So, it should be no surprise that Delaine Eastin set her number one priority for California as education. Her understanding of the importance of education comes from personal experience. Her family moved from San Diego, where her father had been in the Navy, to San Francisco, which was her mother’s homeland – placing a young Delaine in a 44-student classroom in San Francisco. The family subsequently moved to San Carlos, where her class consisted of 20 students, and her educational experience drastically improved. Although she came from a working-class family, her parents were able to make the necessary economic adjustments to pay for her college education. What ensued was a remarkable career of public service as well as private employment. After leaving office from the Superintendency, Delaine eventually became a professor at Mills College.
Education, as Ms. Eastin details, is not just a personal penchant. She has cited studies that show that “the steepest curve for learning is from [age] 0 to 5.” While she was an Assembly member, the legislature passed legislation that would have made kindergarten mandatory in the state, but the governor at the time vetoed it. It is her intention to see the implementation of mandatory kindergarten, and to “fight for children’s education from pre-school through grad school.” That fight for educational improvement includes funding because, as she said, “you invest in education or you invest in incarceration.” Investment should be extended to librarians and infrastructure in terms of technology, she insists. Money for that investment would come in part through a reform of Prop 13.
Ms. Eastin is not, by any means, running on a one-plank platform, however. Her other goals include “ban[ning[ fracking” because Californians “have a right to clean air and clean water.” Her commitment to the environment and its protection is much broader than that, though. Regarding the Twin Tunnels project, she suggests we should “step back and do it right” through replenishing the aquifers that would receive that water diversion. Similarly, she is opposed to the current vision for and implementation of the High-Speed Rail project, citing its unfunded costs and eventual availability (in terms of fare cost and route location) only for the rich. Her intended principle for mass transit is that if the people want it, let them fund it – through incremental sales tax propositions at the local level, like those that created all of the existing light rail systems in California (in place in all but one of the Bay Area counties).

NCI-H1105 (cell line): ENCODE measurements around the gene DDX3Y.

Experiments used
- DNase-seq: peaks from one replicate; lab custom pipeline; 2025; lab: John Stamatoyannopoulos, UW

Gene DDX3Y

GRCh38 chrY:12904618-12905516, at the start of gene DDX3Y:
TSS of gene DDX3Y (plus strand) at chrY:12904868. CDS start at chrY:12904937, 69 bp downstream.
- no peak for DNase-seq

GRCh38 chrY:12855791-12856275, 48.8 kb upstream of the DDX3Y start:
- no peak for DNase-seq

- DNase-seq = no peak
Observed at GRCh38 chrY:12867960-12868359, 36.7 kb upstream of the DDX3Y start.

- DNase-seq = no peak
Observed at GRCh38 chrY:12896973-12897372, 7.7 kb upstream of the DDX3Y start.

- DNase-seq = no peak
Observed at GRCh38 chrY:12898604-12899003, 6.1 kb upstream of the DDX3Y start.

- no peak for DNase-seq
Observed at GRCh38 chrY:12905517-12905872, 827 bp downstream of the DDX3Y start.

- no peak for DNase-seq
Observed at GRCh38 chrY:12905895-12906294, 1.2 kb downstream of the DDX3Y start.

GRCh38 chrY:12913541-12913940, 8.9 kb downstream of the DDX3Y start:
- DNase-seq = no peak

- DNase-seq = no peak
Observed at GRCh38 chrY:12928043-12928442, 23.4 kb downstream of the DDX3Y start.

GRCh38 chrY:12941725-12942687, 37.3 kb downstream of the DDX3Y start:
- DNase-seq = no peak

Regarding all government actions in the realm of infrastructure, Ms. Eastin has stressed the importance of long-term planning, mentioning that the last water plan was written in 1957. For a full list of Ms. Eastin’s plans for California, visit her website, https://www.delaineforgovernor.com/her_vision.
At the core of Ms. Eastin’s campaign is a belief that “Three things are missing – courage, vision, and heart. The courage to stand up, the vision to see that the future will be made by young people, and the heart to be compassionate.” That is a need in our elected officials and we the people, their electors.